Seated right at the 50-yard line, surrounded by about 4,000 other fans at the home opener at Cupples Stadium, are a group of die-hard fans. They never miss a game and follow the team on the road. They are loud, obnoxious, and decked out in black and gold; they chant "dee-fense" and exhort the refs to move the chains with every first down.
In short, they're just like Steelers fans. Heck, they probably are Steelers fans. But the team they've turned out for this week is the Pittsburgh Passion, one of 36 teams in the National Women's Football Association. The Passion is back for its fifth season and sitting in first place in its five-team division. Spurred on by a dedicated core of Passion lunatics, the home crowd is surprisingly cacophonous. They clang black and gold cowbells, and I can't help but giggle.
There's something pure and euphoric about it. I have often joked that people in Pittsburgh the home of Ditka and Green and Lambert, of Bus, Bradshaw and Ben will watch football in any form. Football here is a ministry in shoulder pads and cleats, a church built on sweat, mouth guards and snap caps.
It's June and there are people playing football? Sign me up!
While women of a certain age might be happy to marry Ben or Hines, nearly all of them can relate to little girls playing football in their back yards. But on the roster of the Passion whose players range from 19 to 45 years old they don't want to marry Hines. They want to be Hines.
Owner and starting defensive back Teresa Conn knew a good thing when she saw it. A player since the league's inception in 2002, Conn knew that this team and this league had legs. So when she was presented with the opportunity to buy the team in 2004, she took a leap of faith. She quit her teaching job in Erie, cashed in her savings and sold her home, using the proceeds to take over ownership.
Under Conn's stewardship, her teammates who affectionately refer to her as "T" have improved steadily. They're now in the hunt for the team's first playoff berth.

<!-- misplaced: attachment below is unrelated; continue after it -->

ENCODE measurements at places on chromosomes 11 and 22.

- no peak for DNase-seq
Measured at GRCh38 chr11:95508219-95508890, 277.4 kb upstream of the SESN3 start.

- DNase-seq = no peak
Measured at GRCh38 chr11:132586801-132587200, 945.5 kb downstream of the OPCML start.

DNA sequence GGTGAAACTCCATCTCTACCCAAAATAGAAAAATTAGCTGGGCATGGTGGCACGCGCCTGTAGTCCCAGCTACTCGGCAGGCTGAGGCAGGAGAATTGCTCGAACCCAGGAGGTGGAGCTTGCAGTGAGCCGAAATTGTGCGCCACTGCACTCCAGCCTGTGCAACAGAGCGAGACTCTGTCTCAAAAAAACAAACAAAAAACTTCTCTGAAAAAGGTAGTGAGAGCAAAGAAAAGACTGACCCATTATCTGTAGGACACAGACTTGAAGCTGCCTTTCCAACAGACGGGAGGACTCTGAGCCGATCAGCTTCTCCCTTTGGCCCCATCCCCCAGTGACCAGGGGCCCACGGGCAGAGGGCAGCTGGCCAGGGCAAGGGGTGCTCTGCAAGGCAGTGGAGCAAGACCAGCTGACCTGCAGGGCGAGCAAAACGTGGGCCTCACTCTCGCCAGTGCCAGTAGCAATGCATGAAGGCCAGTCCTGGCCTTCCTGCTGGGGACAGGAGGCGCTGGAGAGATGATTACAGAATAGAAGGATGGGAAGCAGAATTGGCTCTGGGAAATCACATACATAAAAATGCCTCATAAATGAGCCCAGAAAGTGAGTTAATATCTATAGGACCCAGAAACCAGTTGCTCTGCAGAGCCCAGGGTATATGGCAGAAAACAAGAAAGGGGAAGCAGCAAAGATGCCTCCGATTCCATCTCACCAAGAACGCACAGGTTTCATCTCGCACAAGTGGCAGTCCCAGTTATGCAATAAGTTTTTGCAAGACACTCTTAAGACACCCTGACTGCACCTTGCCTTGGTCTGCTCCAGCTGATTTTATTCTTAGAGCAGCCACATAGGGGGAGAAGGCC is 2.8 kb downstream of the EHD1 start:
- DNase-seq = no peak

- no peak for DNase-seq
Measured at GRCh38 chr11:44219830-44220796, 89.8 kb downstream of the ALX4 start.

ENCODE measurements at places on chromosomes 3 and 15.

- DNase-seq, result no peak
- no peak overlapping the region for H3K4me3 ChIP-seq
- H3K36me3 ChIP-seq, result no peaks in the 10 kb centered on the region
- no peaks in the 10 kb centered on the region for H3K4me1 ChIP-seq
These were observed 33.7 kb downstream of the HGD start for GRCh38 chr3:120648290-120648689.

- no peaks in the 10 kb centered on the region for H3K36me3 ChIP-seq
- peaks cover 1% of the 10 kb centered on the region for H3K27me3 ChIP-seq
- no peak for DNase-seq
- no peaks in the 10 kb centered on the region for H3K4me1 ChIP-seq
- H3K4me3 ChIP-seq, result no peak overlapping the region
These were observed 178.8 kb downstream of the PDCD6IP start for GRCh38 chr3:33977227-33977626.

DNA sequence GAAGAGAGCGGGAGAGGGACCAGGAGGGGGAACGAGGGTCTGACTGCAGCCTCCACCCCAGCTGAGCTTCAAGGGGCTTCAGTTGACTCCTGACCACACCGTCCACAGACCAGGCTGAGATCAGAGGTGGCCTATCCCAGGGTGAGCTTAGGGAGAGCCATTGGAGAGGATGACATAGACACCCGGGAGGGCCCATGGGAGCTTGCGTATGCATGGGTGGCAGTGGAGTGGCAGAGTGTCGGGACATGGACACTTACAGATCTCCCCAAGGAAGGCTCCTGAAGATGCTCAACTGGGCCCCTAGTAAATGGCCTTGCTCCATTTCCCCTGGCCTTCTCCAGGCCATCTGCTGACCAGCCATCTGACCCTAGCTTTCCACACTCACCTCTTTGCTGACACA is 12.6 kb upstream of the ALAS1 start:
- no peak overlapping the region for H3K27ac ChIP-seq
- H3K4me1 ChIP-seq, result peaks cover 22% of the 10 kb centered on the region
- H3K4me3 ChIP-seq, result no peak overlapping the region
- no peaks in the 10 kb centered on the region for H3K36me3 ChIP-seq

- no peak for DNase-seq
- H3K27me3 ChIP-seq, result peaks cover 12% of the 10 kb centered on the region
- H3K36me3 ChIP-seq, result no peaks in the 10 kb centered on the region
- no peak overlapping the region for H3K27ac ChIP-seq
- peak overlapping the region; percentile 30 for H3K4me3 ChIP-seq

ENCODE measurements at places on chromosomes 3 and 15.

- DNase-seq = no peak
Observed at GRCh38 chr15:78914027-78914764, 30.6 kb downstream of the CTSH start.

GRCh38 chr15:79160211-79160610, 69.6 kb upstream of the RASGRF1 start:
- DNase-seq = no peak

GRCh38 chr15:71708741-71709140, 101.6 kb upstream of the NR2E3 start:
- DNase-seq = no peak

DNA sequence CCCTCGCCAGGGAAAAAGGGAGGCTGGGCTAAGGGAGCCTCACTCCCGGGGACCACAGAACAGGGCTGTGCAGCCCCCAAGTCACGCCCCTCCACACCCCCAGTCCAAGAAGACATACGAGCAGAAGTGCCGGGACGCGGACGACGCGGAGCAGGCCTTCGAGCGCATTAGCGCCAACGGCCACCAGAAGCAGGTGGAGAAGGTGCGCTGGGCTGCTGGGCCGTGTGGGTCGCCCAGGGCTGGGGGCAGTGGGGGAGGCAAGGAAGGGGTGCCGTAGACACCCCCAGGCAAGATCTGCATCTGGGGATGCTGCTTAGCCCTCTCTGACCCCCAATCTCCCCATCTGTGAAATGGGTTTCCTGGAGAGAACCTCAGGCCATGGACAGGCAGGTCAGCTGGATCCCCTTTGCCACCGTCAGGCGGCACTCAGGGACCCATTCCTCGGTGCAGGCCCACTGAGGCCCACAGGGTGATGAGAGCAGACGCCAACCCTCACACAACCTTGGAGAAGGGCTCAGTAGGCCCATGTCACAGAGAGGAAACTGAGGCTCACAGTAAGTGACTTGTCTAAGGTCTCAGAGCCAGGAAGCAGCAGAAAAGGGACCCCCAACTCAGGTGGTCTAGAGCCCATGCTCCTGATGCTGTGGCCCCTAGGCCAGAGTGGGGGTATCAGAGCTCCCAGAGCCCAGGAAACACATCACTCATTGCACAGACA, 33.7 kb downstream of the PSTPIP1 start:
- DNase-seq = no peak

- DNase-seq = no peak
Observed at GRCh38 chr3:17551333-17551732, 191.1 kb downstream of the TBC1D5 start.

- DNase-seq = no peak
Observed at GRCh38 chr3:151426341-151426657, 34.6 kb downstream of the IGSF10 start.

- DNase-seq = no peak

It's a calling for most of these players, who get up at the crack of dawn to work out, then head to their jobs and, finally, to the South Side to practice at night. Such commitment requires an almost religious fervor, and Conn knows it. "I would do it all again," she says. "I love this team and the things that it stands for way beyond the football field."
But mostly, it's all out there on the field. The hits are vicious, but the attitude isn't. A few weeks back, in its home shellacking of the under-manned Erie Illusion (really, who names these teams?), one of the Passion's defensive players made the mistake of doing a little celebratory dance in the fourth quarter. After she was laid into by Conn, it's a mistake she won't likely make again, unless she wants to find herself warming the pine. To T's way of thinking, the game is meant to build people up, even their opponents. It's sports at its most sporting.
But that's not really why the games are so good, at least from this fan's perspective. The best parts are pure football QB Lisa Horton rolling out, pivoting, planting and hitting a receiver 35 yards downfield on a rope; linebacker Melissa "Freight Train" Yeck dropping a ball carrier like a sack of 'taters; tailback Lyndsi Hughes breaking tackles; defensive tackle JoJo Warner shedding blockers to get to the quarterback; and tight end Kate Richardson, long and lean, streaking toward the end zone.
I've always had a dicey relationship with religion, but football and I have been on the best of terms. I don't know about you, but I have a fever and the only prescription is more cowbell.